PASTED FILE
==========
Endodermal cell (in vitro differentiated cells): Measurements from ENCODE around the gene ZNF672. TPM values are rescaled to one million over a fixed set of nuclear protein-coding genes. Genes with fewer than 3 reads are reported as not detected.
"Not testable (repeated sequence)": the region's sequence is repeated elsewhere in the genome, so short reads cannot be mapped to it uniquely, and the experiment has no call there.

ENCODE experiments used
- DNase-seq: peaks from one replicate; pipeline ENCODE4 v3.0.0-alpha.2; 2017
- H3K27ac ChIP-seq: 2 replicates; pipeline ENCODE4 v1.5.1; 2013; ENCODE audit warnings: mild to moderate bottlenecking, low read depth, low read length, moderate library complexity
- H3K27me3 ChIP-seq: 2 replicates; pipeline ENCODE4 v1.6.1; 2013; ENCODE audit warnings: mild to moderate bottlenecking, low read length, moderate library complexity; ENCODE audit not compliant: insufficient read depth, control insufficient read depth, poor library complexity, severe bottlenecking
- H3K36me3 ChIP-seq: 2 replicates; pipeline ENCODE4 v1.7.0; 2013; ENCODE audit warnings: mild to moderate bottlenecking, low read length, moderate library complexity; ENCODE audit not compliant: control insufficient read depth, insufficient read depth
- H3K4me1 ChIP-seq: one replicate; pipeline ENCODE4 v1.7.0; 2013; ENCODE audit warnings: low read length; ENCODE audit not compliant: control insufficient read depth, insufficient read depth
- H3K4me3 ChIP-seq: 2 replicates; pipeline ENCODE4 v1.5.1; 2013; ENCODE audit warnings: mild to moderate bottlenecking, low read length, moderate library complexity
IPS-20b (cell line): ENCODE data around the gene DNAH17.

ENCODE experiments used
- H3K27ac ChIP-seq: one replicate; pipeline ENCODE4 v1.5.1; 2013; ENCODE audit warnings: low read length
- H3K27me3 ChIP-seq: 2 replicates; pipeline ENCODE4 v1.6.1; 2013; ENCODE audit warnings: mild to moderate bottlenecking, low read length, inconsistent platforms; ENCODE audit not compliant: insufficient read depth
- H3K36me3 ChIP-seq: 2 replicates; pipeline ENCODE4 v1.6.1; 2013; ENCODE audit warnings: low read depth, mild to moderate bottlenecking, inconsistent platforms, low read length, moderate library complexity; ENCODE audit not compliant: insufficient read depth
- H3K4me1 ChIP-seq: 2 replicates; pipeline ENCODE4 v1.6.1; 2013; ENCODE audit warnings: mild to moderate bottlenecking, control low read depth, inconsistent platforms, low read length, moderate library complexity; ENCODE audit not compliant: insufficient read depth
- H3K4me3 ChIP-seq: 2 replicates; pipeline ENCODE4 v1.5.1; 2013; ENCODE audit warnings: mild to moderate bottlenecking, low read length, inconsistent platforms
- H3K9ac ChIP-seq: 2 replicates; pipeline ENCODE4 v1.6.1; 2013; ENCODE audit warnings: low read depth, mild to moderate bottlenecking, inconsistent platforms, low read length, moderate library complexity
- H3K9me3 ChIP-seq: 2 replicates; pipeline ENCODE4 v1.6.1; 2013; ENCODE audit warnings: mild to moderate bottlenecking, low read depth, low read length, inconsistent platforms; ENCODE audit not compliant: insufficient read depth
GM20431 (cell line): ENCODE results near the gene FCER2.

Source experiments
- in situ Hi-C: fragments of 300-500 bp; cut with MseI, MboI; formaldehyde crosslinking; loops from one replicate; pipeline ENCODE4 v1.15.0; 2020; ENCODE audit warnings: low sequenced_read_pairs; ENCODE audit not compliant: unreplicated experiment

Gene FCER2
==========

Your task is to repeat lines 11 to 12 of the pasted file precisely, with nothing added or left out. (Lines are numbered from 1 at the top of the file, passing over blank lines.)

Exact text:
ENCODE experiments used
- H3K27ac ChIP-seq: one replicate; pipeline ENCODE4 v1.5.1; 2013; ENCODE audit warnings: low read length